Interviewee's Position
Former Councillor
Interviewee's Organization
Derry City Council
Language
English
Town/City
Derry City, Northern Ireland
Date of Interview
Reform Profile
No
Abstract

Barney O’Hagan discusses his role as a politician and community leader in Derry, Northern Ireland, in particular his involvement in and reflections about the first peaceful elections witnessed in Derry in memory. He describes the idea of removing police presence from the polling stations as integral to ending election-related violence. O'Hagan highlights the role of Sinn Fein, the political party with which he is affiliated, but he also describes encouraging local, a-political leaders to to promote the removal of police personnel from polling stations in order to give the proposal greater legitimacy. O'Hagan's account of the history of The Troubles in Northern Ireland and the evolution of the situation in Derry, particularly following the Good Friday Peace Agreement, provides context within which dampening election violence can be studied.

Case Study: Breaking the Cycle of Violence: Elections in Northern Ireland, 2005

Profile

Barney O’Hagan is a former councillor from Derry, Ireland with the Sinn Fein political party.  O'Hagan was first elected in 1998, soon after his release from prison.  His release was prompted by the signing of the Good Friday Peace Agreement.

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103 MB
Full Audio Title
Barney O'Hagan Interview

Humayun Kabir

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Focus Area(s)
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3
Country of Reform
Interviewers
Varanya Chaubey
Name
Humayun Kabir
Interviewee's Position
Secretary of the Election Commission Secretariat
Interviewee's Organization
Bangladesh Election Commission
Language
English
Nationality of Interviewee
Bangladeshi
Town/City
Dhaka
Country
Date of Interview
Reform Profile
No
Abstract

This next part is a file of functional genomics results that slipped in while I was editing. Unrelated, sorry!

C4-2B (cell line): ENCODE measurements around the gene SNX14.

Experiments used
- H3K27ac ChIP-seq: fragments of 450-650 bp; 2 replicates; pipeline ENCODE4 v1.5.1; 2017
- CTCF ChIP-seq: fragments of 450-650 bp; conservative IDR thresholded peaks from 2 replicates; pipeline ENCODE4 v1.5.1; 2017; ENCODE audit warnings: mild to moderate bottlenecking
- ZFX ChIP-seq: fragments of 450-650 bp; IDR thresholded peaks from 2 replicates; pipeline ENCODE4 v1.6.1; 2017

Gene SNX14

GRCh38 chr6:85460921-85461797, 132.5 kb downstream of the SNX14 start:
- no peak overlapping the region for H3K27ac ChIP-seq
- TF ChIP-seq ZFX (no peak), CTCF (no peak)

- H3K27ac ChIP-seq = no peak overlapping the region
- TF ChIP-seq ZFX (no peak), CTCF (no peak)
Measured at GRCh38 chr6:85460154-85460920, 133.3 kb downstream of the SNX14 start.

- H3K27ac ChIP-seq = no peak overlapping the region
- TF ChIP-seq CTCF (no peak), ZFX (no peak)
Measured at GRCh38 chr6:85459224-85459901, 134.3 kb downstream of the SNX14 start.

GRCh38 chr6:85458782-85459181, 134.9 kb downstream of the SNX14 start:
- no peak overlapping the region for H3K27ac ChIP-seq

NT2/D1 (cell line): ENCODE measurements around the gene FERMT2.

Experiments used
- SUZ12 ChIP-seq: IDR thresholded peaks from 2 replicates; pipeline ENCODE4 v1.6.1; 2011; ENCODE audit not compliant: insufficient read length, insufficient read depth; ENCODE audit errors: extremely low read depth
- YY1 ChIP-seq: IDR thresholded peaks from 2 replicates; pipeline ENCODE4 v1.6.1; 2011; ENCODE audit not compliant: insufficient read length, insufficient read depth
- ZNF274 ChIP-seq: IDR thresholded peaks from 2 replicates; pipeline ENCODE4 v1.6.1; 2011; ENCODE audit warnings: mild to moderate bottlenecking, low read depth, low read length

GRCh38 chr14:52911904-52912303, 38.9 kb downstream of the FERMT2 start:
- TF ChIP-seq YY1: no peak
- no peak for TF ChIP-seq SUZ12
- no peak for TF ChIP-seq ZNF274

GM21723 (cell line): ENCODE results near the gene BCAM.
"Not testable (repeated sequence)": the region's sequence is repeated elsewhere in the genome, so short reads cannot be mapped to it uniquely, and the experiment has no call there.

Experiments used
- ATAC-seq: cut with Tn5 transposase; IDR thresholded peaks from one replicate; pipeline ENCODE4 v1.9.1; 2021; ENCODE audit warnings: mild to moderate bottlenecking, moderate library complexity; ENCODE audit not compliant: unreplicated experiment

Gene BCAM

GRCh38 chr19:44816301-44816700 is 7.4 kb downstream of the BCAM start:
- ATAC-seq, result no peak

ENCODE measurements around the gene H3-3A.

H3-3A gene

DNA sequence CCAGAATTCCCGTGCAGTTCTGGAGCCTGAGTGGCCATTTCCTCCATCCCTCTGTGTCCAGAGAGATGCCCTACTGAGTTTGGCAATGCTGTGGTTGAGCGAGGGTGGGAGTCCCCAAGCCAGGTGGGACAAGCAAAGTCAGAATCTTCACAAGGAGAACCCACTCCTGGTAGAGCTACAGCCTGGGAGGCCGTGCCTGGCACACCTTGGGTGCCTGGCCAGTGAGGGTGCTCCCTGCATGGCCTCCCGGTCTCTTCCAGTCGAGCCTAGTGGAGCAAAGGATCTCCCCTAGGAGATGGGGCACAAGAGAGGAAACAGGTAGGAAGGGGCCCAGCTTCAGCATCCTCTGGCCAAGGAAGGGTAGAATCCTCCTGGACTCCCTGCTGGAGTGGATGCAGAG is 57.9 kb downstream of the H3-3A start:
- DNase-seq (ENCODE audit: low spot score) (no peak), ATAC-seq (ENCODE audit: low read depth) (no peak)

Humayun Kabir, a secretary at the Bangladesh Election Commission Secretariat, shares his experience in the 2008 Bangladeshi election.  He talks about many aspects of the electoral process and how the newly constituted Election Commission dealt with them between February 2007 and December 2008.  He details the voter-registration and boundary-delimitation processes and the multiple challenges the commission faced in accomplishing these tasks.  He also highlights successful innovations such as the photographic voter registry and the use of transparent ballot boxes, which he credits with limiting post-election violence in 2008.

Profile

At the time of this interview, Humayun Kabir was a secretary of the Bangladesh Election Commission Secretariat.  He joined the commission in 2007, shortly after it had undergone a significant restructuring exercise in response to the postponement of the 2007 Bangladeshi election.  Prior to joining the Election Commission he was the managing director of the national insurance corporation, Sadharan Bima Corp.  He also worked as joint secretary in the Ministry of Tourism, as deputy secretary of the Cabinet and in various capacities at other Bangladeshi ministries.

Full Audio File Size
39.2MB
Full Audio Title
Humayun Kabir- Full Interview